I recently saw a great documentary on Netflix called “Jiro Dreams of Sushi.” It was the story of Jiro, a legendary Japanese chef who owns one of the top sushi restaurants in the world. I greatly enjoyed the movie, not only because it was wonderfully filmed, featured lots of mouthwatering shots of sushi, and had a good family story, but also because it gave a lot of great insight on business. My takeaways from this movie are applicable to any team leader in pretty much any organization, and of course to us in the technology space.
When I first thought about how Jiro, this individual, could make the best sushi in the world, I figured that after 50 years of practicing and working the art he had developed magic powers to somehow do it at a level of true greatness. However, upon further analyzing his journey, I realized that the truth is that while technique has played a huge part, the real secret is in the following:
He teaches. Making good sushi is a TON of work, which I never knew. It takes a year to just learn how to make perfect rice. It also takes a year to learn how to massage the octopus to make it tender, and it takes many years to cook the perfect egg. Jiro taught and mentored his team to be able to make each piece at the same high quality as if he had made it himself.
He tastes. Perhaps the biggest factor in his restaurant’s ongoing reputation for excellence is the fact that Jiro tastes everything he and his team prepares…relentlessly. The documentary showed him getting into it with his team time and time again, making sure that the product they were producing was top quality. For any team leader, the concept of getting down into the weeds with your team and “tasting” the product is of utmost importance. The only way to really know if the product is quality is if you are sampling the goods yourself, or, in our case, doing everything possible to assure the customer or user’s experience is optimized.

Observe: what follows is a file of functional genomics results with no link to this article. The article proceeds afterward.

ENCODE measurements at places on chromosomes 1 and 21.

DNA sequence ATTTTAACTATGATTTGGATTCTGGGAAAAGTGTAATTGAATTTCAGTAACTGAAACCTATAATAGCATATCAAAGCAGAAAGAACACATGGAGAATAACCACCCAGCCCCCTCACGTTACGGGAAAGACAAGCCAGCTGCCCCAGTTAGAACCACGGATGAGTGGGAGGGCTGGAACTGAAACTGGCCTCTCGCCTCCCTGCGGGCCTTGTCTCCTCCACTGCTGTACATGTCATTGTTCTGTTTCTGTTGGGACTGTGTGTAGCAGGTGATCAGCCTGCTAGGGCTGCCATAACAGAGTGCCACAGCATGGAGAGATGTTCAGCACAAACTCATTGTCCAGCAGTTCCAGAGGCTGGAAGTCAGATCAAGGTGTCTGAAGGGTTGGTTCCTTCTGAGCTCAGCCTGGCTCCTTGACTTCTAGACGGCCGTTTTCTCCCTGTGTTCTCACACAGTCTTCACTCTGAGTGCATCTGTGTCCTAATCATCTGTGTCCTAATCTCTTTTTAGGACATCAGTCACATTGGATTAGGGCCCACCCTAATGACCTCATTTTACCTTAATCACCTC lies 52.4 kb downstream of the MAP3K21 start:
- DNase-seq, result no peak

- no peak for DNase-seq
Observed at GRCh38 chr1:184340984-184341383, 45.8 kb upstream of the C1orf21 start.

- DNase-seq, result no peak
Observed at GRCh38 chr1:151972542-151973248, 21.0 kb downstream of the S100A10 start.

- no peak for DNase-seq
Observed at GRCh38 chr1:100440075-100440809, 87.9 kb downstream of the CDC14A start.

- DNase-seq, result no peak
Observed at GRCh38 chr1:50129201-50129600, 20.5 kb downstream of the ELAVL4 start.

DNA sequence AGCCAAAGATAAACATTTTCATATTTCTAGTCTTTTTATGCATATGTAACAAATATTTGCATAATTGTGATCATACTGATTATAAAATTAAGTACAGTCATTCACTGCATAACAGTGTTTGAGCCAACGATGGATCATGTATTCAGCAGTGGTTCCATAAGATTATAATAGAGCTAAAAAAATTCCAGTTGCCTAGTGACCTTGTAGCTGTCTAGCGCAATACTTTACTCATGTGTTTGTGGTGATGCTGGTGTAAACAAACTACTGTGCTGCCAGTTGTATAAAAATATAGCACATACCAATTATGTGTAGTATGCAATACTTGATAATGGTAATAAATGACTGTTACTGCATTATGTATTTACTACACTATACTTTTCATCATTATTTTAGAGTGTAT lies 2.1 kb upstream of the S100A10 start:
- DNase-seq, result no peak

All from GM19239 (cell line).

He presents. In order to add the “special touch” at the end, Jiro would personally perform the final flourish on every piece of sushi that was served in his restaurant. By doing so, he’d have a chance to make any last minute adjustments to the product to make it as perfect as possible. He managed the customer side of things and the finer points of presenting the work to ensure success.
What I saw in Jiro’s business philosophy and related success was counterintuitive to a lot of thinking that is something along the lines of this: “Delegate, and ultimately replace yourself. Build teams and units that can operate without you.” In some businesses, that is absolutely the path to follow. But in our industry, I’ve found that being personally involved in projects–just like Jiro is at his sushi restaurant–allows us to maximize the skills of everyone on the team. At Red Argyle, it also enables us to bring our own “special sauce” to whatever we are doing and deliver on our promise of excellent service and great results.